"Bobby, come on over for dinner, We'd be so glad to see you. . ." -- Stephen Sondheim

Robert Waltrip Short removes a lavalier microphone from his Louis Vuitton briefcase as if the mike were a piece of crystal. He is wearing a natty checked tweed suit and an understated blue shirt and a proper, clubby necktie, but whatever he was wearing would look right because Bobby Short is right.

Some people have style. Some people are style. Bobby Short is not only the premiere cabaret performer in America, he is a custodian of class. He reminds people of fine wines and lost elegance, and before they go to see him perform at a bistro like Charlie's in Georgetown -- where Short is playing five completely sold-out nights this week -- they get their shoes shined. They get out their glad rags. They get out the gladdest damn glad rags they've got.

Bobby Short is evening dress and supper club and Dom Perignon. He and his songs evoke days of privilege and luxury, of high life and prairie oysters and towns painted red and steppings-out. And transatlantic crossings by ocean liner -- crossings "on the wrecks, of course," says Bobby Short with a big loud laugh. "That's a ship what was a ship!"

It's almost impossible to steer Bobby Short on a pretentious course. He's the leading practitioner of Gershwin, Porter, Berlin, Sondheim and other songwriters (he is nothing less than a keeper of the culture), but he always refers to himself as a saloon singer, and while the room at Charlie's is being set up for his appearance, he playfully haggles with Pete Lambros, the burly manager.

Lambros pulls back a curtain to reveal an additional roomful of waiting empty tables. Short calls out, "Oh, this is how you can afford me!" And Lambros says, "Well, we really can't afford you, but we think you're great," and Short says, "I don't want to hear that! I've heard that song so many times!"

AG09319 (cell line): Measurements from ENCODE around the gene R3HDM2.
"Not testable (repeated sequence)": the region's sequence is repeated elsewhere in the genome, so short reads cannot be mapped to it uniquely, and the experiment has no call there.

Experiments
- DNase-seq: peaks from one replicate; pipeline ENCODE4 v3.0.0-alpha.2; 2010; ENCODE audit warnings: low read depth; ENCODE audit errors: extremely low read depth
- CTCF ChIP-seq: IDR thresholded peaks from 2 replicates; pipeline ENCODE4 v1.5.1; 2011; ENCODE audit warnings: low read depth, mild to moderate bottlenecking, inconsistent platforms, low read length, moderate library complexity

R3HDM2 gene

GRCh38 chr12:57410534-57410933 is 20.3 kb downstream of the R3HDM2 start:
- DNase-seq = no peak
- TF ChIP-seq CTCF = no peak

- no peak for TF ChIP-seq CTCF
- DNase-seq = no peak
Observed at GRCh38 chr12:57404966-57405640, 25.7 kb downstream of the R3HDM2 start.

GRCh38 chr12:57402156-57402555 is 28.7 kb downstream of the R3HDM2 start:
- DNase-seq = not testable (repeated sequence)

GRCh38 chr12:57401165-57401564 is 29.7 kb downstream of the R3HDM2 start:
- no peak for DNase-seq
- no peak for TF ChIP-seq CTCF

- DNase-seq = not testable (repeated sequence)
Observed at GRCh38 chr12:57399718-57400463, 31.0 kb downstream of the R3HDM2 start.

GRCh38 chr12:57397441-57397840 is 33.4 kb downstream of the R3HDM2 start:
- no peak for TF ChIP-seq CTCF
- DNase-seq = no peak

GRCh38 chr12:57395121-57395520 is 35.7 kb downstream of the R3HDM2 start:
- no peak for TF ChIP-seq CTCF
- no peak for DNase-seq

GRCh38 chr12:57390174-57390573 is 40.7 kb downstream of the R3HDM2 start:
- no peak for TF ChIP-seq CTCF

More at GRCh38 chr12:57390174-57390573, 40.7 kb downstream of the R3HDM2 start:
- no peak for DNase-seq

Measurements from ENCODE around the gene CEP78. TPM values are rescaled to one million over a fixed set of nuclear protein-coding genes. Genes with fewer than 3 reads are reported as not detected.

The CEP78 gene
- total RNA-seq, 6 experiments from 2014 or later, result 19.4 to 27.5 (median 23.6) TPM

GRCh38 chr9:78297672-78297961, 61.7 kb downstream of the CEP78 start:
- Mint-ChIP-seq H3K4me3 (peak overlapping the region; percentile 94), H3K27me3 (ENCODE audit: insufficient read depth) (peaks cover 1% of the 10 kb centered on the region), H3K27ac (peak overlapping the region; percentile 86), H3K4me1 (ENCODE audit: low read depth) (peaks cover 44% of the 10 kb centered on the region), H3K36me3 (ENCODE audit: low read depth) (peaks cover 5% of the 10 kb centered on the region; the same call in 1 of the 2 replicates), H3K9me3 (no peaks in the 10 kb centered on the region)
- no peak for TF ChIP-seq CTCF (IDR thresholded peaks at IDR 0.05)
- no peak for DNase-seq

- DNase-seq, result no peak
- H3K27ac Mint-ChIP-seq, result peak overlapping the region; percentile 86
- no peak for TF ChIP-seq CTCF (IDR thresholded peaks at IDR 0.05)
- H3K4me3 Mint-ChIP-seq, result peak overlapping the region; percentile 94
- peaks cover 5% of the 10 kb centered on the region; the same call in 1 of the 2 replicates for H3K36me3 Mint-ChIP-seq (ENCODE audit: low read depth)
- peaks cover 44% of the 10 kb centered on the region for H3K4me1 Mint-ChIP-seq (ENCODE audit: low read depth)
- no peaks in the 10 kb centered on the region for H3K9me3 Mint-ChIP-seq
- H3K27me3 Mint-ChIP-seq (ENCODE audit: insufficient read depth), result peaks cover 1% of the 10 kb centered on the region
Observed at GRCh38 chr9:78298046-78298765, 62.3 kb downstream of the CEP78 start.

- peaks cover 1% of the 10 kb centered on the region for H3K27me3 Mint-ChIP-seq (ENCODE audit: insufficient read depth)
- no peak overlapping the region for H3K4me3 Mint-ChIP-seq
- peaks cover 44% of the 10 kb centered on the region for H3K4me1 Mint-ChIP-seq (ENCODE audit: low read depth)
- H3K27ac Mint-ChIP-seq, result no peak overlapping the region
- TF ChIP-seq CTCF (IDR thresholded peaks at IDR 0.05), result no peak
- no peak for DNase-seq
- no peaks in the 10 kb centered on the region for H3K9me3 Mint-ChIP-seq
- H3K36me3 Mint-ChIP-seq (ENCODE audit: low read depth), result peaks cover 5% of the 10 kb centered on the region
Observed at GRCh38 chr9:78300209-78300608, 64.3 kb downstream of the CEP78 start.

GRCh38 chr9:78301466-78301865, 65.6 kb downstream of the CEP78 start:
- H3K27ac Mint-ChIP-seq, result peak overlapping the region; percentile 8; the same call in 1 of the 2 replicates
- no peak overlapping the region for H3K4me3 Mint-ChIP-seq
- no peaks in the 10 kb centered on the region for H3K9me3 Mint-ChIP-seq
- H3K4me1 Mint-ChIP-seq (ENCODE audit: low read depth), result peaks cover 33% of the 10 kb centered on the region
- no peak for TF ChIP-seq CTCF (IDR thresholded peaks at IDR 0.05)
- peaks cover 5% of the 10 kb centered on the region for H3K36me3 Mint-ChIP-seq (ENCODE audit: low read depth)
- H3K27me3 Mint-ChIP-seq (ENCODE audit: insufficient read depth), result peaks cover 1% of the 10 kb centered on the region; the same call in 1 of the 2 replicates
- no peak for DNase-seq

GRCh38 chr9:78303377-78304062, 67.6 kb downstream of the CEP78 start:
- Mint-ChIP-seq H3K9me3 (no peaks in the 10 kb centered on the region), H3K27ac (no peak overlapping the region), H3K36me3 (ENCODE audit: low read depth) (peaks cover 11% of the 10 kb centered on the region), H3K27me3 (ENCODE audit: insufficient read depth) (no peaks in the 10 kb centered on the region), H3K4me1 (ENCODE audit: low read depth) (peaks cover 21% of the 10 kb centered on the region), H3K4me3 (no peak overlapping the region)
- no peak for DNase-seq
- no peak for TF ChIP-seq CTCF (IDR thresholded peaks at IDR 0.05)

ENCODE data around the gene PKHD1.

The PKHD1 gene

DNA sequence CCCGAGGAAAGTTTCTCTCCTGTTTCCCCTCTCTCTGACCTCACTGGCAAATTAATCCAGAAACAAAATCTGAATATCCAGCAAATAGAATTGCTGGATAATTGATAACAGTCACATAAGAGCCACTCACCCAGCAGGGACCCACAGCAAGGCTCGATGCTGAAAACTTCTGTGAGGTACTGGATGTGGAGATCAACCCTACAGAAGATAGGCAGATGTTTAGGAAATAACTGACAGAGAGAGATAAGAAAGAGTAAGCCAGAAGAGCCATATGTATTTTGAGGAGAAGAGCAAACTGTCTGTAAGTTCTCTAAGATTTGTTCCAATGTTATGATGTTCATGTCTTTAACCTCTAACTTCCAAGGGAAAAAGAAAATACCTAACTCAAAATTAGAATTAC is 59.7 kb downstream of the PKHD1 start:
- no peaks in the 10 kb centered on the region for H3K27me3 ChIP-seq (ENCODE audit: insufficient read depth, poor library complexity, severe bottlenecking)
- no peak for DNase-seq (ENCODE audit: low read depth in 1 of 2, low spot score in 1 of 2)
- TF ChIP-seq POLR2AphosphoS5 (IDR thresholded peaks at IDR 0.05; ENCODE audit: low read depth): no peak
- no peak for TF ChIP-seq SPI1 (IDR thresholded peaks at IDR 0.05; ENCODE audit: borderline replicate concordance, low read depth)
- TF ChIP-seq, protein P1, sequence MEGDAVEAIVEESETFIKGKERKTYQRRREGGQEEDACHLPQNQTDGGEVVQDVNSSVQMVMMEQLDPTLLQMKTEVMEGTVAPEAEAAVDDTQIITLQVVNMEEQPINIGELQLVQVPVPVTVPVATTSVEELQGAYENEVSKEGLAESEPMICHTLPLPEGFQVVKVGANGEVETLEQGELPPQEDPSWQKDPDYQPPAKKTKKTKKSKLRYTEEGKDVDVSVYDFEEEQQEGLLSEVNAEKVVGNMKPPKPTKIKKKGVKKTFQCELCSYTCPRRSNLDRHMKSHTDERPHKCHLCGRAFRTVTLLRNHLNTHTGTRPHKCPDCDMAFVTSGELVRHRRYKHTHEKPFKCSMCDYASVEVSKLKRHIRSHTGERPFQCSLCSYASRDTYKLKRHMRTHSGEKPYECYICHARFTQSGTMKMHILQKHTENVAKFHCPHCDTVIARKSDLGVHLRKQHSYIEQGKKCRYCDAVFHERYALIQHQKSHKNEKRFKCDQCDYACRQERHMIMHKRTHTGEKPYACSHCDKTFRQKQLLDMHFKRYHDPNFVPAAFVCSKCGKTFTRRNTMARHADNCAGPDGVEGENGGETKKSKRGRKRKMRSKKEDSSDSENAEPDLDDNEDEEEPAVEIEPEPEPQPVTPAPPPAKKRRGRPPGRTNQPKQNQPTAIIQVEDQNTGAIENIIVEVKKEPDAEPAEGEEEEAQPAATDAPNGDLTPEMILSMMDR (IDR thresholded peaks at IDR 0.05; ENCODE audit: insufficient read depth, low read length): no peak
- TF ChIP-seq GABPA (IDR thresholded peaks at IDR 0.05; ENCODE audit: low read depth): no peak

"I want to tell you this," says Lambros, pacing. "We've sold the house out for every show. We've added extra shows. You're making money, we're making money. We love it."

"That makes sense, doesn't it?" Short exults. "That's what I want to hear! I want to hear that! Now, each one of these chairs means $10?"

"Per show," says Lambros. "That's 20 per night. Times five, okay?"

"Baby! Baby!" shouts Short, like a man whose horse is just moving up from behind. "That's 40 bucks right there, 80 bucks per night! Jesus Christ!"

Now about Bobby Short: Bobby Short has his shirts made for him in London. He buys his Italian-made shoes in France or Italy. "I've always had a tailor since I could afford one," he says. He spends July and August in "the South of France," near Cannes. "I like to travel well," he says. When in Paris, Mr. Short always stays at The Ritz. The Ritz exists for people like Mr. Short.

He's the melody from a symphony by Strauss. He's a Bendel bonnet, a Shakespeare sonnet, he's Mickey Mouse.

But serving as a model of the right thing to do, and wear and eat and be and say, this can be tiring. "I'll tell you, it's a killer," he says. "It's more than a burden. It's very difficult to fulfil all those notions for people. They're not all true. They can't be. It's very hard work just satisfying yourself. When you think about other people who want to be satisfied too, it becomes -- insurmountable!"